Can’t have a brainstorm without Post-It pads and gold stars for golden ideas. A quick jaunt to Staples on Broadway for supplies.
One of the things that I may have in common with clients is my mixed-feelings about brainstorming sessions. When they work, they work. When they don’t, you leave wondering if anything valuable came of the time at all. That feeling happens after the good ones too, doesn’t it? But like anything else in our business, the truth is it just comes down to having the right people in the room and the right problem to solve.
Working from home takes on a bigger meaning when you host brainstorming sessions.
So enter the brainstorm of Eric, Loren, Kaz, Scott, Kristin and Tina. Once again, I borrowed the brainpower of exceptional people I know and trust for an evening of eating, laughing, debating and drinking. Or, just another night of industry geeks talking about the state of our business, only with big, newly purchased Post-It pads, markers and gold stars.
There was no shortage of hilarious ideas to do for the launch, including some involving actually launching things into space. If you are anything like Loren and Eric, designing, engineering and launching a satellite isn’t really that difficult.
Ultimately, what was promising to me was that as I laid out the philosophy of the breath of fresh Seattle air – an approach to a studio that operates with sincerity and openness – the group perked up. I found everybody not only agreeing, but also able to build and build on things rather easily. To me, the mark of a great idea is not how complex it is, but how easy it is for everybody to get it immediately.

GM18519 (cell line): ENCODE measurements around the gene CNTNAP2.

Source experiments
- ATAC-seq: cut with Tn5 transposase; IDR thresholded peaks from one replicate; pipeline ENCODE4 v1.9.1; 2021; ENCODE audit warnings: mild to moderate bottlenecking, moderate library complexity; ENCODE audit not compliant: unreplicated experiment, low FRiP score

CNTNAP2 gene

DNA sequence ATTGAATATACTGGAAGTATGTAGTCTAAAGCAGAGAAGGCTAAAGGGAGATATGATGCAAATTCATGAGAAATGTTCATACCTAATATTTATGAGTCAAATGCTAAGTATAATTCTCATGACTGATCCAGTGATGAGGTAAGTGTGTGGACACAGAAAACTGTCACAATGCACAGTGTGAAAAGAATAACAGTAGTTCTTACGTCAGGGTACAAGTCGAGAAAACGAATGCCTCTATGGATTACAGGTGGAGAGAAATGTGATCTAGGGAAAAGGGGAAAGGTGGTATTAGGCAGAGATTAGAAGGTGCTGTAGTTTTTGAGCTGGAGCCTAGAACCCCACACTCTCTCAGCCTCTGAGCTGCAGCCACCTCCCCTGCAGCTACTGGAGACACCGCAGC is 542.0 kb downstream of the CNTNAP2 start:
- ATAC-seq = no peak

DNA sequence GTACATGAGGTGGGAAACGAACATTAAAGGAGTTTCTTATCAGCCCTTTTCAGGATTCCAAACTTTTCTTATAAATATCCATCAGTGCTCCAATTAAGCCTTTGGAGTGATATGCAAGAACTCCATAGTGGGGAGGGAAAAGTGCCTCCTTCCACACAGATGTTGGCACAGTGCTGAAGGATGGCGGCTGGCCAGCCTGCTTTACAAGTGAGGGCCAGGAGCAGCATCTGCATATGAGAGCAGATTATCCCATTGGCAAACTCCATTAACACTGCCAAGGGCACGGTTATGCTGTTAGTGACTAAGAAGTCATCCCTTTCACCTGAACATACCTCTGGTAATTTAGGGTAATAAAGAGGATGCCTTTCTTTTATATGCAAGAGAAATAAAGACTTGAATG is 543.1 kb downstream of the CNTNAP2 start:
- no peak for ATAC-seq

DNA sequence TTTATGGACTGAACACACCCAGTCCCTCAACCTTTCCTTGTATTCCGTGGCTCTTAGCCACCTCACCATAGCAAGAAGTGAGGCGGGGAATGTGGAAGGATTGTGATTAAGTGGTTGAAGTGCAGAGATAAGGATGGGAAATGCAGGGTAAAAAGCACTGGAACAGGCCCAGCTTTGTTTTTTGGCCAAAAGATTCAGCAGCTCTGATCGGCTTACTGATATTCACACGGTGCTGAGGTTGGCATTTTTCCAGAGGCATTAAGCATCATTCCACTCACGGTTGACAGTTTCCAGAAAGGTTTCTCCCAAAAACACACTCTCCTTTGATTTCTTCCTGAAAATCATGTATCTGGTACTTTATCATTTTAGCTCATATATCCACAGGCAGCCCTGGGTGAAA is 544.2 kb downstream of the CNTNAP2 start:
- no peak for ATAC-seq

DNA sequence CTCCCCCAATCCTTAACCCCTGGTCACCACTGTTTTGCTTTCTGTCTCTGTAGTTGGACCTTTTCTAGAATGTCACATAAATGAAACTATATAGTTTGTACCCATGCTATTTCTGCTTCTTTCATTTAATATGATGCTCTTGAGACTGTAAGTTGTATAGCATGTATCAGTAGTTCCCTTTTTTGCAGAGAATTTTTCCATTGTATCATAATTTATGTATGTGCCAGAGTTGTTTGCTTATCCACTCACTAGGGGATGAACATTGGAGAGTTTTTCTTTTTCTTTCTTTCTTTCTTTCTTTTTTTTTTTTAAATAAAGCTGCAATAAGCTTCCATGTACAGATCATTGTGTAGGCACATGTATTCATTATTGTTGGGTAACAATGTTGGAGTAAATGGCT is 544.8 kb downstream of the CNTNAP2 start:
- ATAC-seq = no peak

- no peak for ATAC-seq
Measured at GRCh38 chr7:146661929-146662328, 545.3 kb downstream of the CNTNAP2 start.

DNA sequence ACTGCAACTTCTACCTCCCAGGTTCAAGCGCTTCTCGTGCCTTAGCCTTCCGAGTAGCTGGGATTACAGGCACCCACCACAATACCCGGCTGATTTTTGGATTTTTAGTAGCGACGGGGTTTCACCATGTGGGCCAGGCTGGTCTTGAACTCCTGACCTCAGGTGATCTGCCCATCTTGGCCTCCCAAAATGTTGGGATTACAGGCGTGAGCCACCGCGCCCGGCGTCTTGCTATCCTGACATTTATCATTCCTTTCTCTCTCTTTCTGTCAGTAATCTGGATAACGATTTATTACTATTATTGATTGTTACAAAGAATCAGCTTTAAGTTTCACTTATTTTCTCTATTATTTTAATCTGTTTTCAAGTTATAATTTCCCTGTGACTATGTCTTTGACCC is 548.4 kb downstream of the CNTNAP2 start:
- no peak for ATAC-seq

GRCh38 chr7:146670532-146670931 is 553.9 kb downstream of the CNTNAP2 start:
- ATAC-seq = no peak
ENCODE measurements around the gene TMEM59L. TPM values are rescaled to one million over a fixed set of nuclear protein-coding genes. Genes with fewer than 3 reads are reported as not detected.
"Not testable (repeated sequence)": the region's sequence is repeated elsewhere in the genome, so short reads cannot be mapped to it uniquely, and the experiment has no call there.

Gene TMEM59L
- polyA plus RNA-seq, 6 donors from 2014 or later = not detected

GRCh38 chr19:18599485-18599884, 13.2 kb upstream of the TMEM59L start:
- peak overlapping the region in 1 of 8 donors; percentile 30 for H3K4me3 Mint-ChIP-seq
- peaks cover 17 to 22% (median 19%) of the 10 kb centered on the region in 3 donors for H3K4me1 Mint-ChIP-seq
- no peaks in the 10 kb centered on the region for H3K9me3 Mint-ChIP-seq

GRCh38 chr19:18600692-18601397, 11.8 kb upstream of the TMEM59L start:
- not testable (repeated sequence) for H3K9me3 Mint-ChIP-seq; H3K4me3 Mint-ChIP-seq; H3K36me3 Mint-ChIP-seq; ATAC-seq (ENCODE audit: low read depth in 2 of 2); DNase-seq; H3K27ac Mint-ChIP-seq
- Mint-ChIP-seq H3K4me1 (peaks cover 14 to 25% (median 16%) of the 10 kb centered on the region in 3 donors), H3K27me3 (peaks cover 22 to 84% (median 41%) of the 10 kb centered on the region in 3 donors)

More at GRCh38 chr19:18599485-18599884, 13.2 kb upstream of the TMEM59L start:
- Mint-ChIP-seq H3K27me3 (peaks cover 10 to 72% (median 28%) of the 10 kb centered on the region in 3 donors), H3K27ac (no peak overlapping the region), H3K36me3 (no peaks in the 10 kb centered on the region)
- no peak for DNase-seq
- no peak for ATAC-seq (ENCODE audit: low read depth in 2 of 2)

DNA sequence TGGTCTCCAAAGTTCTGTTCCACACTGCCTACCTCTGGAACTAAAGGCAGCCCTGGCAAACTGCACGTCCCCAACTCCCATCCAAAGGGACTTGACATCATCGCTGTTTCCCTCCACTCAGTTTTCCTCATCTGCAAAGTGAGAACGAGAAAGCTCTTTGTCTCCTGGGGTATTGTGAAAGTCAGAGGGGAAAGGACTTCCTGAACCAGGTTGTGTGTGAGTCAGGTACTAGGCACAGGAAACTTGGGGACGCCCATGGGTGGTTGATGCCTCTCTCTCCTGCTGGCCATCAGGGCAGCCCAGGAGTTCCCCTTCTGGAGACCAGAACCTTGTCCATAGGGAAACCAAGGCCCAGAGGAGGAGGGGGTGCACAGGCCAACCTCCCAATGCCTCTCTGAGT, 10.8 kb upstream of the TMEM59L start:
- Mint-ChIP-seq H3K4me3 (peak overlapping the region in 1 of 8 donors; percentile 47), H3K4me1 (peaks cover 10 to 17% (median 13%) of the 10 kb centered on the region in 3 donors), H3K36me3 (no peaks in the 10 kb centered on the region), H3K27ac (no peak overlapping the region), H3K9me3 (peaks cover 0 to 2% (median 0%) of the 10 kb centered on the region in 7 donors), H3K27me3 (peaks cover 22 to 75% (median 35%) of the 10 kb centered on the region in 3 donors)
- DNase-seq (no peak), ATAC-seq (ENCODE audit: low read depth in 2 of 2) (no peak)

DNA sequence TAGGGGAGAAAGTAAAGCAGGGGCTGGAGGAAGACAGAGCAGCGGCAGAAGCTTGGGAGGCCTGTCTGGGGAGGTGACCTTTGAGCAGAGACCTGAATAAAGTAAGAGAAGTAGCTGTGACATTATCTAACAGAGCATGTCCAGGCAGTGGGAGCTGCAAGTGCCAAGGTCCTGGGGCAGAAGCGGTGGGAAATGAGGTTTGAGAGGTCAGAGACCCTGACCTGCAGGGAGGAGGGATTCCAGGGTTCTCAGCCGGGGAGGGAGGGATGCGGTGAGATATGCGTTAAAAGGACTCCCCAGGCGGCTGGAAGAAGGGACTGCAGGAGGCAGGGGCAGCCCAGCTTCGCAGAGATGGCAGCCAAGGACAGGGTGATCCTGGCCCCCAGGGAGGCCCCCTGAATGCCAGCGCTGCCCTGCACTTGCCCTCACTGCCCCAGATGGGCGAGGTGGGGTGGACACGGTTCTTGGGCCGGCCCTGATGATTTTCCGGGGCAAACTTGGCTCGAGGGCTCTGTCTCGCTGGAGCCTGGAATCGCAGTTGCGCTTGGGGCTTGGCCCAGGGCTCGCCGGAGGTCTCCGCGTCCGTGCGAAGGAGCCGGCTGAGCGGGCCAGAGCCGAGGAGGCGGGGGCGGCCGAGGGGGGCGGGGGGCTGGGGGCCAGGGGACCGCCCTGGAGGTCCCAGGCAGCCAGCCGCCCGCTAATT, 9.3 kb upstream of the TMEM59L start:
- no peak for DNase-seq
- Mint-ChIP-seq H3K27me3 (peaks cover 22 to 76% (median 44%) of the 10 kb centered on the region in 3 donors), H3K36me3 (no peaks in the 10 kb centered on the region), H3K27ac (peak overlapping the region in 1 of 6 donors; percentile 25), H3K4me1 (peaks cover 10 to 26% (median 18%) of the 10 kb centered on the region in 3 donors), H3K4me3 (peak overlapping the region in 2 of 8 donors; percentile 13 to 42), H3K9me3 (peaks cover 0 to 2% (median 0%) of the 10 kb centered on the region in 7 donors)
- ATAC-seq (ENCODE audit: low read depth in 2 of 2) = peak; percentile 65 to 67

Loren get’s a gold star for his brilliant, open, contribution.
When Loren likened the idea to open source platforms, everyone paused and then exploded. Being “open” was a thought that had been around, but it took this unconventional twist to send it into more interesting directions. I knew we were on to something when we were able to give it a bigger life than when we started.
We also tossed around ideas about how to communicate not just that we’re opening, but why. Scott's idea of “Do it” inspired a healthy debate about what it means to work in our industry. After what was a passionate conversation, we knew that something inspiring lived in this territory when someone said, “Do it – and mean it."
At the end of the evening, there were pages and pages of ideas — but what I had were a lot of disorganized ideas. Guys, another truth about brainstorms. The expectation that you’ll magically come up with the perfect idea in its perfect form right in that room is completely unrealistic (and is part of my mixed feelings about brainstorming). At the end of the evening, the most you can ask is to be further along in your journey than you were before.
It’s no surprise that after 5 hours of drinking we concluded that our signatures on a gigantic Post-It would make for the perfect artwork in our new studio…whenever and wherever that will be.